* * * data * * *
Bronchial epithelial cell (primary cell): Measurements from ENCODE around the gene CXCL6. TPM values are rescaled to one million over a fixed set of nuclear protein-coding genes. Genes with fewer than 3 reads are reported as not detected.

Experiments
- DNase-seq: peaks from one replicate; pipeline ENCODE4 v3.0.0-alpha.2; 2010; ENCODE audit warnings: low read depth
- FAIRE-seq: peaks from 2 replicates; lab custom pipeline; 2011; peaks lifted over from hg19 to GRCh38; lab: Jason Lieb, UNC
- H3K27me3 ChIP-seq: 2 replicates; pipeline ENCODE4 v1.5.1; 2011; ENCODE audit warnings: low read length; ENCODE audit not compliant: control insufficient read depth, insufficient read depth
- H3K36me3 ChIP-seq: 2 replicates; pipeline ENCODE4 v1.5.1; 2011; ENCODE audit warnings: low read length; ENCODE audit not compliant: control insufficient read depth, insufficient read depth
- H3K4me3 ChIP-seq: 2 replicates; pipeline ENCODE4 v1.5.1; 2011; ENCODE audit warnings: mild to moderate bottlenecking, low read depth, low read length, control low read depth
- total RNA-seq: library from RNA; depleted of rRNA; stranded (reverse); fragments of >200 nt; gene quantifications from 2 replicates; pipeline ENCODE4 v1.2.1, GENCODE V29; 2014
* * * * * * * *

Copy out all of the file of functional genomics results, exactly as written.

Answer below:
Bronchial epithelial cell (primary cell): Measurements from ENCODE around the gene CXCL6. TPM values are rescaled to one million over a fixed set of nuclear protein-coding genes. Genes with fewer than 3 reads are reported as not detected.

Experiments
- DNase-seq: peaks from one replicate; pipeline ENCODE4 v3.0.0-alpha.2; 2010; ENCODE audit warnings: low read depth
- FAIRE-seq: peaks from 2 replicates; lab custom pipeline; 2011; peaks lifted over from hg19 to GRCh38; lab: Jason Lieb, UNC
- H3K27me3 ChIP-seq: 2 replicates; pipeline ENCODE4 v1.5.1; 2011; ENCODE audit warnings: low read length; ENCODE audit not compliant: control insufficient read depth, insufficient read depth
- H3K36me3 ChIP-seq: 2 replicates; pipeline ENCODE4 v1.5.1; 2011; ENCODE audit warnings: low read length; ENCODE audit not compliant: control insufficient read depth, insufficient read depth
- H3K4me3 ChIP-seq: 2 replicates; pipeline ENCODE4 v1.5.1; 2011; ENCODE audit warnings: mild to moderate bottlenecking, low read depth, low read length, control low read depth
- total RNA-seq: library from RNA; depleted of rRNA; stranded (reverse); fragments of >200 nt; gene quantifications from 2 replicates; pipeline ENCODE4 v1.2.1, GENCODE V29; 2014